Testimony Concludes in Trial of Man Accused of Shooting Berkeley Officer

Bay City News
Tuesday October 23, 2007

Testimony concluded Monday in the trial of a six-time convicted felon from Berkeley who’s accused of attempting to murder Berkeley police officer Darren Kacalek on May 17, 2005.  

Jurors will return to court Wednesday morning for closing arguments in the trial of 38-year-old Howard Street, who’s also charged with first-degree residential burglary, carjacking and assault with a firearm in connection with a separate incident involving the robbery and shooting of a man in an Oakland motel room on May 5, 2005.  

Street admitted in testimony last week that he fired the shots that injured Kacalek, now 31, during a chase near Delaware and Sixth streets but claimed that he didn’t know he was shooting at a police officer at the time.  

Prosecutor Michael Nieto told jurors in his opening statement said that the incident began about 2:35 a.m. when two Berkeley police officers tried to stop Street when they saw him speeding in a stolen Ford Mustang at the intersection of Sixth Street and University Avenue near Interstate Highway 80.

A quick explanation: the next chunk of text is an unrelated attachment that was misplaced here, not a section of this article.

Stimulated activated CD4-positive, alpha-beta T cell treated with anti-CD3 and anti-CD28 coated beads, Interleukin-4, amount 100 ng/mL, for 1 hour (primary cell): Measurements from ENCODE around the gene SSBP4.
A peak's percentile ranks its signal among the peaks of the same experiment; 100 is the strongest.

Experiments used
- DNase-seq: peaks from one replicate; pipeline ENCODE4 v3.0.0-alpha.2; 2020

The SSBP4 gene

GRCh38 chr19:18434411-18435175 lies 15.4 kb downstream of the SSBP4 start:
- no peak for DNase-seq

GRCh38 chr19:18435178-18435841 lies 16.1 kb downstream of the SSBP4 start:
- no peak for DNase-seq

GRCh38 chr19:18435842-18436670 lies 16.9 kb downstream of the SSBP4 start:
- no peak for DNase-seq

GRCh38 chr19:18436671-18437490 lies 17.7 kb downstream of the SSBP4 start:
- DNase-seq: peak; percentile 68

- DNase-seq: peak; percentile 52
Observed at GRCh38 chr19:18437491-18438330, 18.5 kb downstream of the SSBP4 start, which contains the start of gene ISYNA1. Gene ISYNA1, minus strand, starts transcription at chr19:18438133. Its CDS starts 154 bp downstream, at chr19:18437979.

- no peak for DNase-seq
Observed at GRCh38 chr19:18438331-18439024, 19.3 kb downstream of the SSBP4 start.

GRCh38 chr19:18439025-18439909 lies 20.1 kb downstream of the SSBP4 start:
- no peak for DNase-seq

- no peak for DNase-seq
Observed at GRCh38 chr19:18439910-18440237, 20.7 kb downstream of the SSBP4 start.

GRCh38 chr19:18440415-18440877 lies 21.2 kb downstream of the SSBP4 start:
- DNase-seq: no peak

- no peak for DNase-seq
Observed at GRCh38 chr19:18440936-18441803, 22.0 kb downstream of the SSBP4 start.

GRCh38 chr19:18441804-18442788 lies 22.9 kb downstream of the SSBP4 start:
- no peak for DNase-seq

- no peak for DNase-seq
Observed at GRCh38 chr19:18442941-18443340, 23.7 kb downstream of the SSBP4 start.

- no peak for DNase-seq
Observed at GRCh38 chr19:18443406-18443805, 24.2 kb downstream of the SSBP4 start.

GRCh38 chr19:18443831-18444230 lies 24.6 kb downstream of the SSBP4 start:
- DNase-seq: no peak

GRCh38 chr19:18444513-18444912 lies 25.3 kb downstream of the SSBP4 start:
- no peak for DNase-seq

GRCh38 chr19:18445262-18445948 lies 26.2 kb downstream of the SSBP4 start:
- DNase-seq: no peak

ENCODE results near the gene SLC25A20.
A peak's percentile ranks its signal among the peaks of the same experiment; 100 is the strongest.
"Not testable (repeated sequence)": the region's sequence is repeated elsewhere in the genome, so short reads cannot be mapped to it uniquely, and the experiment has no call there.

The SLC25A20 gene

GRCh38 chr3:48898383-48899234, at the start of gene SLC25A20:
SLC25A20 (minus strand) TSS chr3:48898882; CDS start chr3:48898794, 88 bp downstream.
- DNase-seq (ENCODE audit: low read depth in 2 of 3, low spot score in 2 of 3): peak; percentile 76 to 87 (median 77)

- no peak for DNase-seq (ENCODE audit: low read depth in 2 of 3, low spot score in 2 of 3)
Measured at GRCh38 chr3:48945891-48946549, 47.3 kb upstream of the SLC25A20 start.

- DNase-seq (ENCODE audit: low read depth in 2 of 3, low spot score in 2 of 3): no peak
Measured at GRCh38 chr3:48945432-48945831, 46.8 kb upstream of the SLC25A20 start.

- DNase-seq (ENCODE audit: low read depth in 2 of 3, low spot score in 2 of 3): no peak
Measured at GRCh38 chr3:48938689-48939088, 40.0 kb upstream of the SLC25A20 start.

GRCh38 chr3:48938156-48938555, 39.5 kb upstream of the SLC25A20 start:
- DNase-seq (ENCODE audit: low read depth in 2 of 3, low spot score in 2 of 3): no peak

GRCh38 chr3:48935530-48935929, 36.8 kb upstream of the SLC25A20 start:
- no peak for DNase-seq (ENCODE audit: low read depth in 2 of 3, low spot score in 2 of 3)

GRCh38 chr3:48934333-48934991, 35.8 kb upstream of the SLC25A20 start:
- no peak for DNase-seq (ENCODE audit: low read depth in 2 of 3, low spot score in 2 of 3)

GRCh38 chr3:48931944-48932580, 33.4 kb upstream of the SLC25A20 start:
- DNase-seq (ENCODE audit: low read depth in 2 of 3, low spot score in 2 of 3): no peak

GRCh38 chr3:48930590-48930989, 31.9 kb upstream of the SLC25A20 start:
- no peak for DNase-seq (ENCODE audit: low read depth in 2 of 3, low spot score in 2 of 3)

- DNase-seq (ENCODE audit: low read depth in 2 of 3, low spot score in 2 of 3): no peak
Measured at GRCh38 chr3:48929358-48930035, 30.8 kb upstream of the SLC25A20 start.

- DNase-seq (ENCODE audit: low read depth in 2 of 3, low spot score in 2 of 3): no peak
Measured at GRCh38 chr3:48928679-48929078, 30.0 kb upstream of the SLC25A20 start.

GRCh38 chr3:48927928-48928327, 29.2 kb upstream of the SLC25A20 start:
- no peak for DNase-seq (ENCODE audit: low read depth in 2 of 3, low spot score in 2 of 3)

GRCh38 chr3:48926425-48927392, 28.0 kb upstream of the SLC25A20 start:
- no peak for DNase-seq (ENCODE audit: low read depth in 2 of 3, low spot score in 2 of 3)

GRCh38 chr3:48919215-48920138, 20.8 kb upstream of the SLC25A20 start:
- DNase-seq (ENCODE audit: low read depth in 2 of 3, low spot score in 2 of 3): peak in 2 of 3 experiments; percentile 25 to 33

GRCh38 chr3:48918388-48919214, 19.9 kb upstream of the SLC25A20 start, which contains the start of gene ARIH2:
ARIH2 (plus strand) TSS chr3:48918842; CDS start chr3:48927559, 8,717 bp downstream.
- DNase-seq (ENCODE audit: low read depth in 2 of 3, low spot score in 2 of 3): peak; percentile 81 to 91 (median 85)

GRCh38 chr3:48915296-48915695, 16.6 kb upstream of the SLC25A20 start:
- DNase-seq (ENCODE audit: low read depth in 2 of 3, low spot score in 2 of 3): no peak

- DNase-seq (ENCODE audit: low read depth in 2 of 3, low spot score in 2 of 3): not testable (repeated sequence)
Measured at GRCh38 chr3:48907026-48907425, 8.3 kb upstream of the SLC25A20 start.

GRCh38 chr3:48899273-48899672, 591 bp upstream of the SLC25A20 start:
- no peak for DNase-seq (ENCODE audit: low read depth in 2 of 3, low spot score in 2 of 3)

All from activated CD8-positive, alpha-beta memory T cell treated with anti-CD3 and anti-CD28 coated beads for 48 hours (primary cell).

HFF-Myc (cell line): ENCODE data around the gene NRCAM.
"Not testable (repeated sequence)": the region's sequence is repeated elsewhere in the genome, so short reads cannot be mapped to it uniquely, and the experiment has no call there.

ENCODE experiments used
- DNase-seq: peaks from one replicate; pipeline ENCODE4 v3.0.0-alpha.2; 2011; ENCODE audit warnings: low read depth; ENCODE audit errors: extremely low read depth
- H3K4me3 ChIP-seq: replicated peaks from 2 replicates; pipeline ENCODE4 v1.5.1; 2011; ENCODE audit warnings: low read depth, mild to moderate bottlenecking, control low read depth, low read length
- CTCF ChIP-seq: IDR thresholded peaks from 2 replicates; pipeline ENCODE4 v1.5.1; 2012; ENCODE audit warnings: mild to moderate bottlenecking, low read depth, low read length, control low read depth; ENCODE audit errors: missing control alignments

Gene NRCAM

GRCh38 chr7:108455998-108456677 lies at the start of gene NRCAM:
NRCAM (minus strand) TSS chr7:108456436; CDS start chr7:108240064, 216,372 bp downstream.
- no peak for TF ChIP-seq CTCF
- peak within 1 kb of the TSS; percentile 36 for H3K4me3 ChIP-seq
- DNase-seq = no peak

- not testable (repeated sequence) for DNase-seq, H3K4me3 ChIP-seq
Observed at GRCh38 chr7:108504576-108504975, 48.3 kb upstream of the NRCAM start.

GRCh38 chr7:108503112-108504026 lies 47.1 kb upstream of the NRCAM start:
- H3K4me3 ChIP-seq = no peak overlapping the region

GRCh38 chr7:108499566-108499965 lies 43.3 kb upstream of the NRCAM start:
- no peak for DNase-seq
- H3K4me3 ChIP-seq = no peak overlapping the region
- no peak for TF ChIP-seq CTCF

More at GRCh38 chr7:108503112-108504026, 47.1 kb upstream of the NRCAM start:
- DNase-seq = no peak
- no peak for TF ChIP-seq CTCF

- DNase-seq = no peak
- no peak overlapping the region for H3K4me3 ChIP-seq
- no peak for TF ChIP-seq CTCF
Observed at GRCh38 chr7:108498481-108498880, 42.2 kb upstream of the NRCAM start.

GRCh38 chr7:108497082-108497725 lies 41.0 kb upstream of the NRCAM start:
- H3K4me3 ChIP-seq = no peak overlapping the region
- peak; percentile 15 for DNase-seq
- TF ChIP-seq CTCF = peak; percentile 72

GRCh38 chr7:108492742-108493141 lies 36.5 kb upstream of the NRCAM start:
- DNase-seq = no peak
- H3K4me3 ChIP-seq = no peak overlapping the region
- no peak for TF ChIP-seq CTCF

Nieto said Street didn’t pull over even though the officers, who were traveling in two separate cars, turned on their lights and sirens.  

The officers chased Street, but he managed to get away in the car, according to Nieto.  

In his testimony, Street laughed about ditching the police officer, saying they “were way back” after he sped up.  

“I was going as fast as that street could take,” Street said, referring to Sixth Street. Continuing to laugh, he said, “I was going fast enough to put them [the officers] three blocks back.”  

Street said he swore at and tried to attack an Alameda County Sheriff’s deputy in front of jurors during his trial because he thought the deputy had lied on the witness stand and was laughing at him.  

Street was shackled after the incident.  

Street’s lawyer, Andrew Steckler, told jurors in his opening statement that he believes the evidence in Street’s trial will show that Street believed he acted in self-defense when he fired at Kacalek.  

Steckler said he thinks the most serious charge Street should be convicted of is attempted voluntary manslaughter.